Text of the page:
Florida expands school tax credit program

About a dozen states have various forms of school choice measures that help families who want their children to attend a private school or a public school district other than the one they live in.

Florida is among the leading states, with several programs. One is the Florida Tax Credit Scholarship Program. You can read the authorizing legislation here, and the basics about the program in this PDF document. In brief, companies that make donations to organizations that grant scholarships to private schools get a credit against their state taxes. The “school funding organizations” give money to low-income families, who can use the money either for private school tuition or to cover the costs of transportation to an alternative, nearby public school.

Last week, Gov. Charlie Crist signed SB2126, which expands the amount of money available in the program. The Jacksonville Observer offers a short description of the new law does for it:

The program is funded by private companies that get a corporate tax credit in return for a donation. Currently, more than 27,000 students receive a $3,950 scholarship. Under the new law, the $118 million cap expands to $140 million this year, and then allows it to expand by 25 percent whenever the donations reach 90 percent of the cap. The measure also provides additional tax credits for the program, adding oil and gas severance taxes, beverage taxes on alcohol and other types of business taxes.

The goal is to increase the amount of students who receive the scholarship and boost the individual award amount, so that it eventually reaches 80 percent of the state allocation for per pupil spending, which is currently at about $6,866 per student.

The Observer article quotes a study saying the program costs the state money–a finding consistent with critics.

Opponents of expanding the corporate tax credit vouchers argue that the program takes tax money away from public schools, while supporters say that it actually saves the state money because the amount the public schools spend per pupil is higher than the voucher tax credit. A legislative analysis of the measure predicted there would be a $31 million hit on the state budget for fiscal year 2010-2011, with a recurring impact on general revenue of $228.8 million.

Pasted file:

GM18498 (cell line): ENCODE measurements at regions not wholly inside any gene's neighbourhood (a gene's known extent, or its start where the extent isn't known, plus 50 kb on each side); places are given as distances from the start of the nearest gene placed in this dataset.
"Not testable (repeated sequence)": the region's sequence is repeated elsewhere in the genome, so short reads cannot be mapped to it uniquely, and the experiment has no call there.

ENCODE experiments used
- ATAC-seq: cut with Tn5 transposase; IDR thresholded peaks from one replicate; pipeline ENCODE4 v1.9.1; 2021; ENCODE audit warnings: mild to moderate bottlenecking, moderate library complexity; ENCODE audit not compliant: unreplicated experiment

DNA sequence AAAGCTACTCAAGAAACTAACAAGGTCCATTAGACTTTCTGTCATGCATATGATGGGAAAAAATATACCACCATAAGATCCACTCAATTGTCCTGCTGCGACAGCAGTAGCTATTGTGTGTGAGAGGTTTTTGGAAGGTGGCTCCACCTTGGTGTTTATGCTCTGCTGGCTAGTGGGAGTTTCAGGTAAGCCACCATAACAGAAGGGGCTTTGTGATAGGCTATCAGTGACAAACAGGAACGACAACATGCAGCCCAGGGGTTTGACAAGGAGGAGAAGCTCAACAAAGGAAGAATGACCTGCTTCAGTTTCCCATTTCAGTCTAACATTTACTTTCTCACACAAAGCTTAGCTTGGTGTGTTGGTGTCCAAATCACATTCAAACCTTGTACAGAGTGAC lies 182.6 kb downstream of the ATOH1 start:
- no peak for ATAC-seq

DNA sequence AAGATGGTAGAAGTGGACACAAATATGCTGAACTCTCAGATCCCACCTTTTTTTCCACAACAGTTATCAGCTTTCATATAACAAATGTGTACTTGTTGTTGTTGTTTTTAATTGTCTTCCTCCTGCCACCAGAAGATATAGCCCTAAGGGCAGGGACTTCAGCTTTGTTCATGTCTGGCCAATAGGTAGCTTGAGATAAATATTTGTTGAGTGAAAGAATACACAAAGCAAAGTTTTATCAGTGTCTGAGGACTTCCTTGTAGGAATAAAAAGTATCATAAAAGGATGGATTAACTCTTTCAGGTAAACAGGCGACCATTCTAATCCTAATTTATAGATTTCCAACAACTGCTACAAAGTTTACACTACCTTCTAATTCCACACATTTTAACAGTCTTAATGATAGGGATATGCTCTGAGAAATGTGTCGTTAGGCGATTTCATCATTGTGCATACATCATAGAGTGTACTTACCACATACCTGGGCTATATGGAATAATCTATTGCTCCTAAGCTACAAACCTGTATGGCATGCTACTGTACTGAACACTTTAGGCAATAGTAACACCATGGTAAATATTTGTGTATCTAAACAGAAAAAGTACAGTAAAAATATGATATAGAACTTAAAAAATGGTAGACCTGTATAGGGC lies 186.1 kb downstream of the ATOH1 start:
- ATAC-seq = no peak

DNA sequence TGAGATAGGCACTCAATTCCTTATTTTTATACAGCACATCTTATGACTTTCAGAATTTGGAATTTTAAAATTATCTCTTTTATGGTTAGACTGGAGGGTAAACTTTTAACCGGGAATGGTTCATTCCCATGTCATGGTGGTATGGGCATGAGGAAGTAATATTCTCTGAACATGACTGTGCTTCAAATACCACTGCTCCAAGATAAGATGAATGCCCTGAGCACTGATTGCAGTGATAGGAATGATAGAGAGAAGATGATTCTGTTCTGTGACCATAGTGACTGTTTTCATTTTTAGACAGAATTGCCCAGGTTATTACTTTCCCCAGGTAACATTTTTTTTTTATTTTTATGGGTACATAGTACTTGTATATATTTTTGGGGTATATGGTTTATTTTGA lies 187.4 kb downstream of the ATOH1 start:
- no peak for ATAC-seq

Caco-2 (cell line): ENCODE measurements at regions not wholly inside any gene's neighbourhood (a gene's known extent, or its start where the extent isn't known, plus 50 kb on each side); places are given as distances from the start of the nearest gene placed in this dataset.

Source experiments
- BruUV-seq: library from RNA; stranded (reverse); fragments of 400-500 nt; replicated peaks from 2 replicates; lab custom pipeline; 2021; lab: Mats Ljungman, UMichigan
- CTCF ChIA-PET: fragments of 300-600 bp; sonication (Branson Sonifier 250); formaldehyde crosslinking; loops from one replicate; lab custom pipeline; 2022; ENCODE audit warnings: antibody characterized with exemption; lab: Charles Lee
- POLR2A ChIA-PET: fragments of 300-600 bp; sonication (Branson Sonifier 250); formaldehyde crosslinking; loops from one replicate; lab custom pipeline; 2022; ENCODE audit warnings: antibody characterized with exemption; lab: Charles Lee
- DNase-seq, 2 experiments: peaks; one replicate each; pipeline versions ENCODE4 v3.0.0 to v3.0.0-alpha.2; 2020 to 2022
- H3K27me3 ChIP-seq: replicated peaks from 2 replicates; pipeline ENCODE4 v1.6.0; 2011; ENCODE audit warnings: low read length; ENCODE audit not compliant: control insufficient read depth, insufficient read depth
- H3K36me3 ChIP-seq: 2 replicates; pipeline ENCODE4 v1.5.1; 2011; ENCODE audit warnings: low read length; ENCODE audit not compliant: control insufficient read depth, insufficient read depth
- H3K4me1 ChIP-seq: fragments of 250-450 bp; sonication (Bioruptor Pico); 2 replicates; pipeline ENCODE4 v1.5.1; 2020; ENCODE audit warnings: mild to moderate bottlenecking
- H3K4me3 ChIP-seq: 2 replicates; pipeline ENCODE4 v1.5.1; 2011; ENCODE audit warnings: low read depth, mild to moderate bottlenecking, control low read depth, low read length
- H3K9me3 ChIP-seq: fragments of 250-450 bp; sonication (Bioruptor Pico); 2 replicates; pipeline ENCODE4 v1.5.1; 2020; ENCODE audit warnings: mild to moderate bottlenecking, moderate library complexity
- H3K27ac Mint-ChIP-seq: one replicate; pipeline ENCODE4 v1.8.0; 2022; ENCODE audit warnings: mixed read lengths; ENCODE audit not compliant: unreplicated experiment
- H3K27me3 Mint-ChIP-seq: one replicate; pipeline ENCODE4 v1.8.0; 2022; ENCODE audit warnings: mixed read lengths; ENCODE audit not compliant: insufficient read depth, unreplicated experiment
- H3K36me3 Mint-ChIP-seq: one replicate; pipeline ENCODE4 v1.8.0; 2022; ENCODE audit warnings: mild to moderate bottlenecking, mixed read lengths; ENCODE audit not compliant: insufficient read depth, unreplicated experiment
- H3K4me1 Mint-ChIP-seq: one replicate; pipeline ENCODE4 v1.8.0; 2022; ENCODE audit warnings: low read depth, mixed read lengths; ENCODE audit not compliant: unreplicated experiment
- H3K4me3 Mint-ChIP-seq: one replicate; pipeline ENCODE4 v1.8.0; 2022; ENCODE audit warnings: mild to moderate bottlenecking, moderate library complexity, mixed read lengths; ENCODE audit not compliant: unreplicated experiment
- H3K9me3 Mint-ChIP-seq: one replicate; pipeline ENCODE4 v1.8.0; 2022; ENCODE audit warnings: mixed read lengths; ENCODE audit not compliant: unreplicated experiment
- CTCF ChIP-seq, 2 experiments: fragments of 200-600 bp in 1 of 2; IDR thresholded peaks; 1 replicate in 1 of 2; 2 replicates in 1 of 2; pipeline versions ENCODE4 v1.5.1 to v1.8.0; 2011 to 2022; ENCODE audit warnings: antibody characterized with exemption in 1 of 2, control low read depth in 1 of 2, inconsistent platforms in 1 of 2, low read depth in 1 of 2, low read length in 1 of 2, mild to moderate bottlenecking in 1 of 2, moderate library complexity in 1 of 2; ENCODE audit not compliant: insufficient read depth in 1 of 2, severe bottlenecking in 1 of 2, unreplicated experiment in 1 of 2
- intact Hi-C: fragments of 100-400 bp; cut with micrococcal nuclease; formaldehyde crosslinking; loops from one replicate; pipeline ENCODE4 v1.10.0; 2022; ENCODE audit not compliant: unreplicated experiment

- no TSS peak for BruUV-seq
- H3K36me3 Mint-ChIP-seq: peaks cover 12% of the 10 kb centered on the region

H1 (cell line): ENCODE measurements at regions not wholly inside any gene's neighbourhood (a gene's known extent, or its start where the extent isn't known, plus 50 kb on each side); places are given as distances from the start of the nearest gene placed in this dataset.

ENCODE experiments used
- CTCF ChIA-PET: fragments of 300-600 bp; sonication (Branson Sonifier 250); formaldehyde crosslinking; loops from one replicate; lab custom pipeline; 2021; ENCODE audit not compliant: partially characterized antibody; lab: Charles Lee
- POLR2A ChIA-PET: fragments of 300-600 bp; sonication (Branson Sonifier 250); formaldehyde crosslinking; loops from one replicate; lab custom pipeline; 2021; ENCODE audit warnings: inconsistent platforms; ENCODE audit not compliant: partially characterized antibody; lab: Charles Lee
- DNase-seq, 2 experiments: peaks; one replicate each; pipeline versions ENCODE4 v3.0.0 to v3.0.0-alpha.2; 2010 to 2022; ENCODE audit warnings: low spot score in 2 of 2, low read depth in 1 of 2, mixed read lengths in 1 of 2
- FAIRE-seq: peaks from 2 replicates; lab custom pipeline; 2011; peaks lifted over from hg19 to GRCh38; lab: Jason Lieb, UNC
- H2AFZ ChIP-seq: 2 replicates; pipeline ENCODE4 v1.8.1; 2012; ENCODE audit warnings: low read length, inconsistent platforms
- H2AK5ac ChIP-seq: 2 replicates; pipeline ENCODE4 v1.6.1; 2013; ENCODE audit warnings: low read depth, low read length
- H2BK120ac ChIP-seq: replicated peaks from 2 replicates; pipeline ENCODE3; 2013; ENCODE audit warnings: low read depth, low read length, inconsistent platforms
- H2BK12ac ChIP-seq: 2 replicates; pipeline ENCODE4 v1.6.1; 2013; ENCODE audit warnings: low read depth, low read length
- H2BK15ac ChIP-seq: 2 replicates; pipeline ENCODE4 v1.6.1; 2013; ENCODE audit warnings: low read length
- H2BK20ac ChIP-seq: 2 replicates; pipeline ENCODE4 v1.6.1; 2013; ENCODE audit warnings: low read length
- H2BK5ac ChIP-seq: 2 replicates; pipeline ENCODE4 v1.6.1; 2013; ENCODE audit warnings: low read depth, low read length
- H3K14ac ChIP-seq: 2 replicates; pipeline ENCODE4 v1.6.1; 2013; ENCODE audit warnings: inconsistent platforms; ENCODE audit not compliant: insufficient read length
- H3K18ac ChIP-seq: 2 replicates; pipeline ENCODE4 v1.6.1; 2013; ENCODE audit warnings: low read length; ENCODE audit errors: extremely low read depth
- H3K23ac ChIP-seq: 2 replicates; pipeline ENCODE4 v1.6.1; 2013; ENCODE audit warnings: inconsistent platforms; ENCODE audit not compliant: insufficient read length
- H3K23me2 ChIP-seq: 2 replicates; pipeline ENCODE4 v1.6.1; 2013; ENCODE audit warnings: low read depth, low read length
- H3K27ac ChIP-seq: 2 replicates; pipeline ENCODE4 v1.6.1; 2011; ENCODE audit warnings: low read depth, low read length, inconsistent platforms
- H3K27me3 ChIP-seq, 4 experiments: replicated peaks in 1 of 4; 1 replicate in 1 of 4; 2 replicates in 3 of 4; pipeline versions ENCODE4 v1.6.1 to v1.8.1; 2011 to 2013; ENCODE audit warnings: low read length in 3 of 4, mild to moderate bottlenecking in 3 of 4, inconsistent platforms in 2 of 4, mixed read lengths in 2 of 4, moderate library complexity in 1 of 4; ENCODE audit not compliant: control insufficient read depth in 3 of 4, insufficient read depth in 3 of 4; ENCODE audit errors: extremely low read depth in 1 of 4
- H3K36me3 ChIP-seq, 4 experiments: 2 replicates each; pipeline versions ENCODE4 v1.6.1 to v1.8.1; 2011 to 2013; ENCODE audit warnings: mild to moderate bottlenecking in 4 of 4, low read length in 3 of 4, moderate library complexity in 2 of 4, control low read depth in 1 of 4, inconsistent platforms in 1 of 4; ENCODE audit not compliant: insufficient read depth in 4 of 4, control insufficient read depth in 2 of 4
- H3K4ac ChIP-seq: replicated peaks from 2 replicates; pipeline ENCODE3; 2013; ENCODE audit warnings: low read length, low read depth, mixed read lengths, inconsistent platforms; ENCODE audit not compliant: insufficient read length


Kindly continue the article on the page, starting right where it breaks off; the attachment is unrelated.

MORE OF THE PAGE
After trying to find the source of this information, I found something that suggests that Observer missed a key part of the estimate:

The Revenue Estimating Conference’s estimated impact on General Revenue receipts of the additional tax credits authorized by the bill is -$31.0 million in fiscal year 2010-11 with a recurring impact on General Revenue of -$228.8 million. The bill is also expected to result in increased savings to the state as fewer students will require funding within the FEFP as the FTC program is expanded. The increased FEFP savings are expected to exceed the revenue impacts [PDF] in each of the first four years under the legislation.

Money aside, 2009  report on the program has found participating parents were very satisfied with the schooling their children received as a result. Remember, these are not country-club parents who are sending their kids off to elite prep schools on the taxpayer’s dime. These are low-income parents who are able, as a result of the scholarship, to pay in tuition only a fraction of what public schools in the state spend.

Talking with parents was a key factor for one legislator, according to the Observer:

Rep. Bill Heller, D-St. Petersburg, who was initially against the program, flipped his position over the years after learning that 78 students in his district received the scholarship and talking to them about their choice.

“If it helps whatever that little guy or gal is, that’s the bottom line for me,” Heller said.

Good for him.

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